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Your wedding website is more than just a formality: It's an important resource that will keep your guests informed and help them plan their schedules and transportation-meaning, they'll be able to easily get into town and know where and when to celebrate! From must-have details to etiquette faux-pas to avoid, here's what to put on your wedding website, what to avoid, and wedding website ideas to make sure yours really works for you.
Just follow our nine nifty tips below, and you'll have a streamlined site that won't just get the big-day-details across, it'll get your guests excited for the fun to come.
DO Stick With Your Theme.
You've put so much effort into planning your wedding's theme and palette, so make the most of it! Use the same style when designing your wedding website, too. "If it's country chic or a sophisticated black-tie event, the site should make it clear by its very nature," says celebrity wedding and event specialist Donnie Brown.
DON'T Mention Invite-Only Events.
Yes, everyone who has access to your website is on your wedding guest list, but that doesn't mean they're on all the guest lists. If you're having exclusive events, like a rehearsal dinner that's for just the wedding party or a bridesmaids-only luncheon, leave those off the site and share that information separately so you don't make other guests feel left out. "It can come across as rude to do so, especially when the guest is traveling a long distance to celebrate with you," points out Tracie Domino, founder of Tracie Domino Events.
DO Use a Password.
Most wedding website platforms give you the option to password-protect your site, and it's an option we recommend you use. Wedding websites contain private information, from your venue and wedding date (fodder for wedding crashers!) to your mailing address (for non-registry gifts). So use that access code your platform provides-or upgrade to a custom password that will be easier for guests to remember-to make sure that only your invited guests see the details.
DON'T Use Online RSVPs.
While this feature might seem tempting, think about the last time you put an event on Facebook. Chances are you had a lot of friends show up to your birthday party who didn't RSVP-as well as friends who said they'd be there and then bailed. Yes, your guests know that your wedding is more вЂњofficialвЂќ than meeting for drinks, but online RSVPs aren't taken as seriously as paper cards, so it's best to go the formal route. Plus, your older or less tech-savvy guests may not be able to successfully RSVP online, meaning your count could be off or replies could be late. (We do, however, totally support the use of online RSVPs for more casual gatherings like your morning-after brunch, where you're looking for an estimated guest count and not a formal RSVP.)
DO Include Detailed Travel Information.
Whether your celebration is local or you're having a far-flung destination wedding, there will be guests coming in from out of town, so it's a good idea to give them the 4-1-1 on travel and accommodations. Include information about the nearest airport or the best way to get to town, as well as the websites, phone numbers, and booking codes for any local hotels where you have a room block. Don't forget any discounts you've secured for airport shuttles or rental cars!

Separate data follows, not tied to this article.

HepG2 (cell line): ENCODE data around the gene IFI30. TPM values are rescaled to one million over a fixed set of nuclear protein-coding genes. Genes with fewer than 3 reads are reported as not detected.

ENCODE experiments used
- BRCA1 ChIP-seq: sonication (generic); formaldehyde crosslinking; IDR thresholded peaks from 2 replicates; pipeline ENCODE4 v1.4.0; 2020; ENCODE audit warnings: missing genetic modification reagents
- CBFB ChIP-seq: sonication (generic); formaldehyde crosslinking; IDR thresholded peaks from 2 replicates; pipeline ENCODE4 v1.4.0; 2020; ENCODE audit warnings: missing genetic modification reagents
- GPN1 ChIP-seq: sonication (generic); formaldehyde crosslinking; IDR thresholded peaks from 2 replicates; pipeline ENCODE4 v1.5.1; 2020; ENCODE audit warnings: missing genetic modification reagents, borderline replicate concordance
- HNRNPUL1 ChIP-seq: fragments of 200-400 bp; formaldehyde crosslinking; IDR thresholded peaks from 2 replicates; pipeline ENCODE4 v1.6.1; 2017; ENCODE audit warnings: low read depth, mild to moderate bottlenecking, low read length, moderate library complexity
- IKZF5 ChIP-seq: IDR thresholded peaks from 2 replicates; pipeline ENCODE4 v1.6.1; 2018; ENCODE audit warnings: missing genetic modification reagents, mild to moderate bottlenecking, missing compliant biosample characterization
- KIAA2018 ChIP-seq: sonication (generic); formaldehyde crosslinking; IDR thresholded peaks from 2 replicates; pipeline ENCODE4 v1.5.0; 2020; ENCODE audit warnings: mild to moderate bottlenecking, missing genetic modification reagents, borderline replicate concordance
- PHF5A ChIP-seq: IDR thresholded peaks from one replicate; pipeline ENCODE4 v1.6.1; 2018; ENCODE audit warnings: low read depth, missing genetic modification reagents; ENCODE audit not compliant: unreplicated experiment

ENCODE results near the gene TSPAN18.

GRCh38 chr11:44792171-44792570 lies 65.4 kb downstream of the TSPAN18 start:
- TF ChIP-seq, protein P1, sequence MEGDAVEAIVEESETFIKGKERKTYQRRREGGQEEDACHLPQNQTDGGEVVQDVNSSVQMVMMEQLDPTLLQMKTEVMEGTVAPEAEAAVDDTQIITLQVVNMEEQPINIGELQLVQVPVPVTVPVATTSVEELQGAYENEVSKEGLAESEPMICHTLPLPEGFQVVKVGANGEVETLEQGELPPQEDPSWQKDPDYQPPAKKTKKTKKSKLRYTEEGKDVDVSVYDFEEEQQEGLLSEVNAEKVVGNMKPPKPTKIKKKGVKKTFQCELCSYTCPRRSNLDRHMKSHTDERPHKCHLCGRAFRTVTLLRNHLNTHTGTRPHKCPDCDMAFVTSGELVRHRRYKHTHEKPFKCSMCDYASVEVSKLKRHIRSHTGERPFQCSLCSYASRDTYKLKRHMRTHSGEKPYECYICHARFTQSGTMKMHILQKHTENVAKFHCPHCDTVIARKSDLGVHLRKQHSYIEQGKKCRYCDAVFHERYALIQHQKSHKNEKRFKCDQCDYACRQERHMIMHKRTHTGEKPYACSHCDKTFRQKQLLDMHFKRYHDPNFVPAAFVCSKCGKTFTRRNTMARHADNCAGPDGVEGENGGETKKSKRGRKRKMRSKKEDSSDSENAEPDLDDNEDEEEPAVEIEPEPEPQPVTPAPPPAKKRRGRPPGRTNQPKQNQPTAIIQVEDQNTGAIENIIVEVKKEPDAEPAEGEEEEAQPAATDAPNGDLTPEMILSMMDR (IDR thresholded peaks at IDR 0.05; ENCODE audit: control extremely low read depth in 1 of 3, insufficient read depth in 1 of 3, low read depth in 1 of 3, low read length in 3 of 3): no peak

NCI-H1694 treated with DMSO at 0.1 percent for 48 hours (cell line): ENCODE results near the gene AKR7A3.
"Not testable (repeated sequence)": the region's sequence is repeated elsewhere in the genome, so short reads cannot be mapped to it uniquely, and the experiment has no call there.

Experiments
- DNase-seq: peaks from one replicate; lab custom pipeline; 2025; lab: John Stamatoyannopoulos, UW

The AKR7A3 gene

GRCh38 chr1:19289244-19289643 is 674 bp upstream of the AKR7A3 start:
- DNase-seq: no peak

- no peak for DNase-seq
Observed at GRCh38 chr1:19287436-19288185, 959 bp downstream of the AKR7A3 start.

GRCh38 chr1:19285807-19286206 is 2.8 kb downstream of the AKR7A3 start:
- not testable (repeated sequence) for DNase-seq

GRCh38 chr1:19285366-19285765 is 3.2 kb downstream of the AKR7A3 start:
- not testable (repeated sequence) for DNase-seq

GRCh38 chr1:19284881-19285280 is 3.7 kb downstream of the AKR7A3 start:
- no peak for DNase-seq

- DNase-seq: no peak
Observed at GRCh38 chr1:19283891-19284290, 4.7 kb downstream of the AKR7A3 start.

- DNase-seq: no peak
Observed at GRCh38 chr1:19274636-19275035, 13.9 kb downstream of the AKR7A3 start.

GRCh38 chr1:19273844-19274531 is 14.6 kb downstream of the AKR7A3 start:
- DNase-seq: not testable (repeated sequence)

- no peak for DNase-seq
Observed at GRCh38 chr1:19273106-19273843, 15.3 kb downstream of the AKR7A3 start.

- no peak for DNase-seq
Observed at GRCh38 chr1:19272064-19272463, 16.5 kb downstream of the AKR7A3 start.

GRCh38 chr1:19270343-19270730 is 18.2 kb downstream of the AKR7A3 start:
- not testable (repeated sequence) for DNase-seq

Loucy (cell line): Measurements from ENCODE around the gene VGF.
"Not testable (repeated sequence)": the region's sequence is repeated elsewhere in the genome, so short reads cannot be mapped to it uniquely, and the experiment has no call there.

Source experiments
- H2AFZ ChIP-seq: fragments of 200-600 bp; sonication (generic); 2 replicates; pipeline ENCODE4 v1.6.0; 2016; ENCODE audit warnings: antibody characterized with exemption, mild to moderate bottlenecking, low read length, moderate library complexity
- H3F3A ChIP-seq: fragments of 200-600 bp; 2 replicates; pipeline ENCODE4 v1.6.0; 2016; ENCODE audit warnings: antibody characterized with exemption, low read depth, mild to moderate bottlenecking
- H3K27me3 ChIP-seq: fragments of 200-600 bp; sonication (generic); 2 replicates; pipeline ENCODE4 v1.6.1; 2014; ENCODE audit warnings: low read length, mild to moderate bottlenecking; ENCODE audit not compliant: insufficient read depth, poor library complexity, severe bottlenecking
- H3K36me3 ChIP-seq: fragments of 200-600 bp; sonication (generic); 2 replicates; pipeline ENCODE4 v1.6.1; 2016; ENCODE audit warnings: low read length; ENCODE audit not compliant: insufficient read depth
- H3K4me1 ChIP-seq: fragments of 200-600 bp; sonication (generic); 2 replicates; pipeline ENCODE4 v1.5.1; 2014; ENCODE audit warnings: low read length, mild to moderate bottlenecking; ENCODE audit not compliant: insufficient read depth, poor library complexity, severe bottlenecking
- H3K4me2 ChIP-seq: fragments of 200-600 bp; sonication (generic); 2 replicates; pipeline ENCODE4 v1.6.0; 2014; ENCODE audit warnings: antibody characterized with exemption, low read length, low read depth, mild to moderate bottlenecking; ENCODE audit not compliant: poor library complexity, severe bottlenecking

DON'T Forget the Timeline.
If you've planned any events around your wedding date (that everyone's invited to), make sure to include them on your website. Add the time, location, and dress code for each event so guests can pack accordingly and make sure they're on-time. If you've arranged for transportation for your guests, be sure to put this on your website, too. Let guests know where to meet the shuttle, when and how frequently the shuttles will leave, and when transportation back to their lodging will be available.
DO Recommend Local Activities.
You'll be spending your wedding morning getting gussied up, but that gives your guests a few hours to kill before they head to the ceremony. "We love including recommendations for out-of-town guests, with a guide to the wedding area and the couples' favorite locations and things to do," says Kelsey Doorey, founder and CEO of Vow to Be Chic. "If local spots have special meaning to you and your S.O., let everyone know! For example, if you met, went on your first date, got engaged, or even kissed for the first time near the wedding location, those can be fun facts to share."
DON'T Write a Novel.
Wedding websites are a fun peek into the couple, their love story, and who's in the wedding party, but keep it short and sweet. Give a quick overview of each bridesmaid and groomsman (think how the two of you met and a fun fact), and go with the long-short-story version of how you and your partner met, fell in love, and got engaged. Hit the highlights, but skip the nitty-gritty!
See more: 42 Things All Brides Should Do the Week of Their Wedding
DO Include Registry Information.
It's an etiquette no-no to put your registry information on your invitations, but your wedding website is the perfect place for all the details. Include direct links to your online registries so guests can simply click through and hit вЂњbuy.вЂќ Asking for contributions to a honeymoon or house fund, or charitable donations? Add a few lines about how you plan to use the funds so guests writing checks can feel connected to the life you're building together.